Eigenstate order

Eigenstate order

Phases of quantum many-body systems are conventionally described in terms of their thermodynamic properties. Recent developments suggest that it is suitable in a more general context to extend the characterization of quantum many-body systems beyond this thermodynamic equilibrium paradigm to the level of single eigenstates. The associated eigenstate phases are protected by nonergodicity where systems fail to approach thermodynamic states under their dynamics. This opens up the possibility for new kinds of order in quantum real-time evolution, although respective thermodynamic states are completely featureless. A prominent example in this direction has become the so-called $\pi$-spin glass phase also named discrete time crystal, which has been discovered at our institute. Contrary to conventional phases these time crystals display not only spatial but rather spatio-temporal order with a time-dependent order parameter.

In the condensed matter division of our institute we study the mechanisms for the underlying ergodicity breaking, explore the possibilities for new dynamical eigenstate phases, and develop techniques for the challenging theoretical description of such nonequilibrium systems. For more details on current and recent research highlights see the collection below.

Accessing eigenstate spin-glass order from reduced density matrices
Younes Javanmard, Soumya Bera, and Markus Heyl

Many-body localized phases may not only be characterized by their ergodicity breaking, but can also host ordered phases such as the many-body localized spin-glass (MBL-SG). The MBL- SG is challenging to access in a dynamical measurement and therefore experimentally since the conventionally used Edwards-Anderson order parameter is a two-point correlation function in time. In this work, we show that many-body localized spin-glass order can also be detected from two-site reduced density matrices, which we use to construct an eigenstate spin-glass order parameter. We find that this eigenstate spin-glass order parameter captures spin-glass phases in random Ising chains both in many-body eigenstates as well as in the nonequilibrium dynamics from a local in time measurement. We discuss how our results can be used to observe MBL-SG order within current experiments in Rydberg atoms and trapped ion systems.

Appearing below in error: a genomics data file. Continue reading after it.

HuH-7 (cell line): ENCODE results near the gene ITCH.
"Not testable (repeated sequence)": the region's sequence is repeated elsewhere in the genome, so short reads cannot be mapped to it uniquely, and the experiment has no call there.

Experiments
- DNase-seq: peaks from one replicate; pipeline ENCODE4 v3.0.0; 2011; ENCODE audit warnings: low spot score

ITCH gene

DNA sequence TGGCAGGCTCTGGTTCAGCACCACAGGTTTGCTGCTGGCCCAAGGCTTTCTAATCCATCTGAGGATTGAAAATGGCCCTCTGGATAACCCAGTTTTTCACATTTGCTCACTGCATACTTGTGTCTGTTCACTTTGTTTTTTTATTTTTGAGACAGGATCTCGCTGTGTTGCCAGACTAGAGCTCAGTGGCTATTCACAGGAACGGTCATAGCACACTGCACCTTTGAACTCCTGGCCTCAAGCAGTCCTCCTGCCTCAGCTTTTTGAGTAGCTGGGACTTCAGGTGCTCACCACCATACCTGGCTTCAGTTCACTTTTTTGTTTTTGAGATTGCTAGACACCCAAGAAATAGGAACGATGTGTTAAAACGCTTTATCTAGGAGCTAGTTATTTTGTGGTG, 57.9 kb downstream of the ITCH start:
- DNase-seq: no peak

Phys. Rev. B 99, 144201 (2019)

Equilibration and order in quantum Floquet matter
R. Moessner, S. L. Sondhi

Equilibrium thermodynamics is characterized by two fundamental ideas: thermalization-that systems approach a late time thermal state; and phase structure-that thermal states exhibit singular changes as various parameters characterizing the system are changed. We summarize recent progress that has established generalizations of these ideas to periodically driven, or Floquet, closed quantum systems. This has resulted in the discovery of entirely new phases which exist only out of equilibrium, such as the π-spin glass/Floquet time crystal.

Nature Physics 13, 424 (2017)

Many-Body Localization Dynamics from Gauge Invariance
Marlon Brenes, Marcello Dalmonte, Markus Heyl, Antonello Scardicchio

We show how lattice gauge theories can display many-body localization dynamics in the absence of disorder. Our starting point is the observation that, for some generic translationally invariant states, the Gauss law effectively induces a dynamics which can be described as a disorder average over gauge superselection sectors. We carry out extensive exact simulations on the real- time dynamics of a lattice Schwinger model, describing the coupling between U(1) gauge fields and staggered fermions. Our results show how memory effects and slow, double-logarithmic entanglement growth are present in a broad regime of parameters-in particular, for sufficiently large interactions. These findings are immediately relevant to cold atoms and trapped ion experiments realizing dynamical gauge fields and suggest a new and universal link between confinement and entanglement dynamics in the many-body localized phase of lattice models.

Phys. Rev. Lett. 120, 030601 (2018)